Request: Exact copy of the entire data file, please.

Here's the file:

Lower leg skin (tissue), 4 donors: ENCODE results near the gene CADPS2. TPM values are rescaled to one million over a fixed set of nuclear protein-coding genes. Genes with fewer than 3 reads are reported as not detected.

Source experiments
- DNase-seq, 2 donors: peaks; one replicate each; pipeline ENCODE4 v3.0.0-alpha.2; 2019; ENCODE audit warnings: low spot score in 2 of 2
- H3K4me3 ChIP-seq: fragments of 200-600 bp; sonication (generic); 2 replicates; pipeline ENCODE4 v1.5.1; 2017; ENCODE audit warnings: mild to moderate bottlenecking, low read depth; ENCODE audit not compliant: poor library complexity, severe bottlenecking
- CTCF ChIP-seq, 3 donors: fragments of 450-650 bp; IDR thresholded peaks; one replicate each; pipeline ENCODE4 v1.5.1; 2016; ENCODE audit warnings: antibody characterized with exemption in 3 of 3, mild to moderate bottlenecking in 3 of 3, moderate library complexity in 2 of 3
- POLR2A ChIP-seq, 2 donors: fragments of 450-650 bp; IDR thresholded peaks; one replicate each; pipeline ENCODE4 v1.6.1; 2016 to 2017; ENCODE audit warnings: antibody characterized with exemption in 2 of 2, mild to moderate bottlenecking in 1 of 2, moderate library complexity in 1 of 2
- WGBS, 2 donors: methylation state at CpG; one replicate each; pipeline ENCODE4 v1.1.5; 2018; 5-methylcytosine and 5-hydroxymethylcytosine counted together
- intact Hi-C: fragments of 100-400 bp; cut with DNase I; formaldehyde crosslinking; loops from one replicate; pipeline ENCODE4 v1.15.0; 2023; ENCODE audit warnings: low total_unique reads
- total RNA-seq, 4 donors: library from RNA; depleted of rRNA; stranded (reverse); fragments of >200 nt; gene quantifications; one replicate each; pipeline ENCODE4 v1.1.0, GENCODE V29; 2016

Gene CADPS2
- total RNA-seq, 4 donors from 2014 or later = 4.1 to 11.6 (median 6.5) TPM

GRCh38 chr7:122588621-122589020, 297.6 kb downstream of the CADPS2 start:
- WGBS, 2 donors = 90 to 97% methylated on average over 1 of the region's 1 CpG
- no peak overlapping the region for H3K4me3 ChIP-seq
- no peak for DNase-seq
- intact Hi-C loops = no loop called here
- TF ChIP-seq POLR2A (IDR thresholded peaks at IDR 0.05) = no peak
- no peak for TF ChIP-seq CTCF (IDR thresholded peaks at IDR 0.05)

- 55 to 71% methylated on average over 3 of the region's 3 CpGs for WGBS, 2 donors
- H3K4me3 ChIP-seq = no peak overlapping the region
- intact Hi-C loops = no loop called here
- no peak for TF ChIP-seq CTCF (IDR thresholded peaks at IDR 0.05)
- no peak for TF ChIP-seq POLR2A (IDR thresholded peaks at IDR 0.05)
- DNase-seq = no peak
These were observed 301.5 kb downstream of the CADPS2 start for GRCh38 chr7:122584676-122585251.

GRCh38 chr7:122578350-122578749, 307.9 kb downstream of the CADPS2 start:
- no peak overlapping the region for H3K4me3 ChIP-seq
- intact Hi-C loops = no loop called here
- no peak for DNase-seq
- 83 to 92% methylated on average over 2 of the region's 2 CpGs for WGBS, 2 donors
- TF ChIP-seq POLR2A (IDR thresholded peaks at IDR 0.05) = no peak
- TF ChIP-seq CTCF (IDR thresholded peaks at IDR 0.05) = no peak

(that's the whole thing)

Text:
Lower leg skin (tissue), 4 donors: ENCODE results near the gene CADPS2. TPM values are rescaled to one million over a fixed set of nuclear protein-coding genes. Genes with fewer than 3 reads are reported as not detected.

Source experiments
- DNase-seq, 2 donors: peaks; one replicate each; pipeline ENCODE4 v3.0.0-alpha.2; 2019; ENCODE audit warnings: low spot score in 2 of 2
- H3K4me3 ChIP-seq: fragments of 200-600 bp; sonication (generic); 2 replicates; pipeline ENCODE4 v1.5.1; 2017; ENCODE audit warnings: mild to moderate bottlenecking, low read depth; ENCODE audit not compliant: poor library complexity, severe bottlenecking
- CTCF ChIP-seq, 3 donors: fragments of 450-650 bp; IDR thresholded peaks; one replicate each; pipeline ENCODE4 v1.5.1; 2016; ENCODE audit warnings: antibody characterized with exemption in 3 of 3, mild to moderate bottlenecking in 3 of 3, moderate library complexity in 2 of 3
- POLR2A ChIP-seq, 2 donors: fragments of 450-650 bp; IDR thresholded peaks; one replicate each; pipeline ENCODE4 v1.6.1; 2016 to 2017; ENCODE audit warnings: antibody characterized with exemption in 2 of 2, mild to moderate bottlenecking in 1 of 2, moderate library complexity in 1 of 2
- WGBS, 2 donors: methylation state at CpG; one replicate each; pipeline ENCODE4 v1.1.5; 2018; 5-methylcytosine and 5-hydroxymethylcytosine counted together
- intact Hi-C: fragments of 100-400 bp; cut with DNase I; formaldehyde crosslinking; loops from one replicate; pipeline ENCODE4 v1.15.0; 2023; ENCODE audit warnings: low total_unique reads
- total RNA-seq, 4 donors: library from RNA; depleted of rRNA; stranded (reverse); fragments of >200 nt; gene quantifications; one replicate each; pipeline ENCODE4 v1.1.0, GENCODE V29; 2016

Gene CADPS2
- total RNA-seq, 4 donors from 2014 or later = 4.1 to 11.6 (median 6.5) TPM

GRCh38 chr7:122588621-122589020, 297.6 kb downstream of the CADPS2 start:
- WGBS, 2 donors = 90 to 97% methylated on average over 1 of the region's 1 CpG
- no peak overlapping the region for H3K4me3 ChIP-seq
- no peak for DNase-seq
- intact Hi-C loops = no loop called here
- TF ChIP-seq POLR2A (IDR thresholded peaks at IDR 0.05) = no peak
- no peak for TF ChIP-seq CTCF (IDR thresholded peaks at IDR 0.05)

- 55 to 71% methylated on average over 3 of the region's 3 CpGs for WGBS, 2 donors
- H3K4me3 ChIP-seq = no peak overlapping the region
- intact Hi-C loops = no loop called here
- no peak for TF ChIP-seq CTCF (IDR thresholded peaks at IDR 0.05)
- no peak for TF ChIP-seq POLR2A (IDR thresholded peaks at IDR 0.05)
- DNase-seq = no peak
These were observed 301.5 kb downstream of the CADPS2 start for GRCh38 chr7:122584676-122585251.

GRCh38 chr7:122578350-122578749, 307.9 kb downstream of the CADPS2 start:
- no peak overlapping the region for H3K4me3 ChIP-seq
- intact Hi-C loops = no loop called here
- no peak for DNase-seq
- 83 to 92% methylated on average over 2 of the region's 2 CpGs for WGBS, 2 donors
- TF ChIP-seq POLR2A (IDR thresholded peaks at IDR 0.05) = no peak
- TF ChIP-seq CTCF (IDR thresholded peaks at IDR 0.05) = no peak